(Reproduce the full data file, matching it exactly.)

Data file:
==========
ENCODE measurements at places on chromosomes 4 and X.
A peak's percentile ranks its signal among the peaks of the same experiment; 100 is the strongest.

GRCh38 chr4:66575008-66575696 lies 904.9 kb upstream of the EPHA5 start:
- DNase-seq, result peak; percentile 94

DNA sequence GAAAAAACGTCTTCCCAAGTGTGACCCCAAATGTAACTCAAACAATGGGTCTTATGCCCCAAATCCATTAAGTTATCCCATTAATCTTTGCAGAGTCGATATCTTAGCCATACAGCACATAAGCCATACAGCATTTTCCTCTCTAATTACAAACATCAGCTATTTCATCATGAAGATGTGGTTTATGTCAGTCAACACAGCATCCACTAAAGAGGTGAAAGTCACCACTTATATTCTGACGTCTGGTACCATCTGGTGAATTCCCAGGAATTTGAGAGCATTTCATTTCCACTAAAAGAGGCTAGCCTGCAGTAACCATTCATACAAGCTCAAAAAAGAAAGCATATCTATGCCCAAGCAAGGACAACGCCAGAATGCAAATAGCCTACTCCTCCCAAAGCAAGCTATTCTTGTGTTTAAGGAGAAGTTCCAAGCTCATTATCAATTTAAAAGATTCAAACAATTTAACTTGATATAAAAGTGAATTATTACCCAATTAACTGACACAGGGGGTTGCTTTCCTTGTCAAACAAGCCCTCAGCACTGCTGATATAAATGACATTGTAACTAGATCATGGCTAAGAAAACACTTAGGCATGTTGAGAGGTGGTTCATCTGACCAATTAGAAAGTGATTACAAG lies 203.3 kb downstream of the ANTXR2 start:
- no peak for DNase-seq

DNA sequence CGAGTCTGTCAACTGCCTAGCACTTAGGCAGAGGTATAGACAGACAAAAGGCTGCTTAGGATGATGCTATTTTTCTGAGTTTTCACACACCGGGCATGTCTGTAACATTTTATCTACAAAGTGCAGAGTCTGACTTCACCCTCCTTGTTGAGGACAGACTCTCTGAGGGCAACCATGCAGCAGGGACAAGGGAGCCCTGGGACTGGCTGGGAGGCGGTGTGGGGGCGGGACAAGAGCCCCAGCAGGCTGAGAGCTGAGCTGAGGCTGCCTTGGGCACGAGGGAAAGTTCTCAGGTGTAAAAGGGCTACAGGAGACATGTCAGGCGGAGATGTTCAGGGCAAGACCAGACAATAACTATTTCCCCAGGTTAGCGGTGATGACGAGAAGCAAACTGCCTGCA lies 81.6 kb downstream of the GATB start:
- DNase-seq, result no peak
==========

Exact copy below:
ENCODE measurements at places on chromosomes 4 and X.
A peak's percentile ranks its signal among the peaks of the same experiment; 100 is the strongest.

GRCh38 chr4:66575008-66575696 lies 904.9 kb upstream of the EPHA5 start:
- DNase-seq, result peak; percentile 94

DNA sequence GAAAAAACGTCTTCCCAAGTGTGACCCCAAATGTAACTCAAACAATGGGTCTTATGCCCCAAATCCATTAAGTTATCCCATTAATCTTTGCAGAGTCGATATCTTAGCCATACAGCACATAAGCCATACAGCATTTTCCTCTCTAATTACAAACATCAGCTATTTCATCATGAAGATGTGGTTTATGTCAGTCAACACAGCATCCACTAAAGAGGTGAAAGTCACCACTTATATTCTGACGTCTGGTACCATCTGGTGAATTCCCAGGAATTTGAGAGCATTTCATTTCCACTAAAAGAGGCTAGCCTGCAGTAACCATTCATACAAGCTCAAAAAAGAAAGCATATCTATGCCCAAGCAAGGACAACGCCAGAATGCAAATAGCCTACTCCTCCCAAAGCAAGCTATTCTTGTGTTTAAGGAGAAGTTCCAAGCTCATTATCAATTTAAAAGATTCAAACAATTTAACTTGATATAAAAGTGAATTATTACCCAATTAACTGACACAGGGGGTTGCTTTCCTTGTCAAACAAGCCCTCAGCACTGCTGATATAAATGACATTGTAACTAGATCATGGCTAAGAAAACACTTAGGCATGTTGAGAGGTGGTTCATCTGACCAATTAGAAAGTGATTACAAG lies 203.3 kb downstream of the ANTXR2 start:
- no peak for DNase-seq

DNA sequence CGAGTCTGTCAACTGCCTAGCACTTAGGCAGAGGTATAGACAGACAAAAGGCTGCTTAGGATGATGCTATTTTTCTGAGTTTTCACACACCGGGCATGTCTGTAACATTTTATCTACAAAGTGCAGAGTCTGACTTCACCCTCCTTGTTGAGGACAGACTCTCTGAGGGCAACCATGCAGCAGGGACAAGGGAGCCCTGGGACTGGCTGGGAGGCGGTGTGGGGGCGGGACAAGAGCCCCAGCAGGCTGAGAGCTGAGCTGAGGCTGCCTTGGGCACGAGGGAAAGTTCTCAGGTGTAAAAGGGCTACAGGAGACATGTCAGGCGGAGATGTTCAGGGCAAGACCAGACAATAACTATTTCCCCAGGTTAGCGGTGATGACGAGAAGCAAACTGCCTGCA lies 81.6 kb downstream of the GATB start:
- DNase-seq, result no peak